Run and Jump Onto the Latest Microblogging Serivce:

Last night I spent a couple hours on a new micro-blogging service after it spread throughout the early adopter community. My conclusion? It’s still limited to early adopters and is kind of slow. Also, as with all other newly launched micro-blogging services, the primary conversation on is ……! Yes, on every other microblogging service that I use, the conversation is usually about the platform.

One good thing about this new service is that I don’t get an email every time somebody ends up following me. On Plurk and Twitter, I get emails every day notifying me of new followers and it quickly fills up my inbox. As MG Siegler points out, there is one other problem with everybody is still on Twitter. Come rain, come shine, Twitter is always available to at least complain about.

MySpace is infamous for their enormous down time early on. One of the other drivers of the early adopters to go run to another platform is the hope that we will end up one of the top 100 users on a site as the top 100 users on Twitter clearly have a substantial amount of power. As Stan Schroder wrote back in May, being an early adopter is important to attracting thousands of followers. It also takes a lot of work.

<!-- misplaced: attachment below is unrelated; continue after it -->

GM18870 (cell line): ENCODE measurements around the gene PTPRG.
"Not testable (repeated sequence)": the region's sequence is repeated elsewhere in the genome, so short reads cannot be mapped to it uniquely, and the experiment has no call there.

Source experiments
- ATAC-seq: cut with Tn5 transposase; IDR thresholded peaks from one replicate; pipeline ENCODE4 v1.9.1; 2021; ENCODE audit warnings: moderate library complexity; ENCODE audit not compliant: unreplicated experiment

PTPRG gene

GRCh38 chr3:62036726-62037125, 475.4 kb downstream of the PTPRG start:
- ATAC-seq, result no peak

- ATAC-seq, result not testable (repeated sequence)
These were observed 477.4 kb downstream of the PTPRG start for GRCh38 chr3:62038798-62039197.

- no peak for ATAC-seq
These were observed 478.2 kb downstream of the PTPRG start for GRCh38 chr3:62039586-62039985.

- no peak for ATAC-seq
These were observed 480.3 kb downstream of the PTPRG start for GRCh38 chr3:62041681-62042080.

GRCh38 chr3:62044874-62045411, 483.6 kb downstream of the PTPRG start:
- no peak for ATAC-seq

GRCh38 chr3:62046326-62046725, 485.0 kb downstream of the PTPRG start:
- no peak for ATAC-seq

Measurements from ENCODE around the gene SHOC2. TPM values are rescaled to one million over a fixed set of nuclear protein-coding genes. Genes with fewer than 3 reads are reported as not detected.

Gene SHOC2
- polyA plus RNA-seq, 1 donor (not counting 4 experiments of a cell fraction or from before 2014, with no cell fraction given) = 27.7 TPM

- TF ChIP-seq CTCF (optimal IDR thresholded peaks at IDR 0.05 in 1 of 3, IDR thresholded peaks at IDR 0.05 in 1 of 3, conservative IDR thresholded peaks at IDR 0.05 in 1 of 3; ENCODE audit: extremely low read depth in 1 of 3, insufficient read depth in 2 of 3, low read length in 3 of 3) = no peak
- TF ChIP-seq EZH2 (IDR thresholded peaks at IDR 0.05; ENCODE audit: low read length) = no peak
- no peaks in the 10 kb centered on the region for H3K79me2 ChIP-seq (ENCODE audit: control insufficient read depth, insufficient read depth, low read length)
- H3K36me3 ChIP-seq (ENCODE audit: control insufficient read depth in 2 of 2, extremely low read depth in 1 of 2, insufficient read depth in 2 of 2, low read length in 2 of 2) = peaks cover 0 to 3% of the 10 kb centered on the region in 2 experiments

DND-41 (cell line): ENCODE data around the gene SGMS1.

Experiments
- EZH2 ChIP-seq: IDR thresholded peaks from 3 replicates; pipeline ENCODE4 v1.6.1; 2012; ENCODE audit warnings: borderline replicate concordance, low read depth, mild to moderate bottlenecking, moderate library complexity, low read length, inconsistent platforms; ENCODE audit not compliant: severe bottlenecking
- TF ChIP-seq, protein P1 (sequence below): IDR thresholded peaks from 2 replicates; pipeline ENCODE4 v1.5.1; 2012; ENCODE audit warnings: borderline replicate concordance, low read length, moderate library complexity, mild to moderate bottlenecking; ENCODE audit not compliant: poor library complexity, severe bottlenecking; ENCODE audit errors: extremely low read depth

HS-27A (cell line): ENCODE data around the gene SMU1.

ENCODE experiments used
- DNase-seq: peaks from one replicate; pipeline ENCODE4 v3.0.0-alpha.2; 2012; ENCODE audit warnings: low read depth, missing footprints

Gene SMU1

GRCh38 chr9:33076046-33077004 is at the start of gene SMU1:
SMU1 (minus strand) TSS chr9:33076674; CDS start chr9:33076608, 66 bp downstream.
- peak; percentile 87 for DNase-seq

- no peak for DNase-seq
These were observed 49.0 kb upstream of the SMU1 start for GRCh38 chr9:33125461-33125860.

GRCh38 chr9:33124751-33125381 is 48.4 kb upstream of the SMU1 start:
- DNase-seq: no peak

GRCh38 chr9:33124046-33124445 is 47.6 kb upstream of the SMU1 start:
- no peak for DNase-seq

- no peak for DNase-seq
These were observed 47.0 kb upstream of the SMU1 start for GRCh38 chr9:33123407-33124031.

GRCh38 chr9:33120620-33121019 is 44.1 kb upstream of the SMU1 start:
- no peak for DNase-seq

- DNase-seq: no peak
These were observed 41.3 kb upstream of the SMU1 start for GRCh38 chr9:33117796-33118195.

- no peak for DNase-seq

Just take a look at Robert Scoble who spends countless hours on FriendFeed every day. It helps him stay connected and eventually it also helps build one of the larger networks on a site. Whether you are quick to adopt the new shiny services on the web, one thing appears certain for the time being: users simply aren’t going to jump off the Twitter bandwagon anytime soon.

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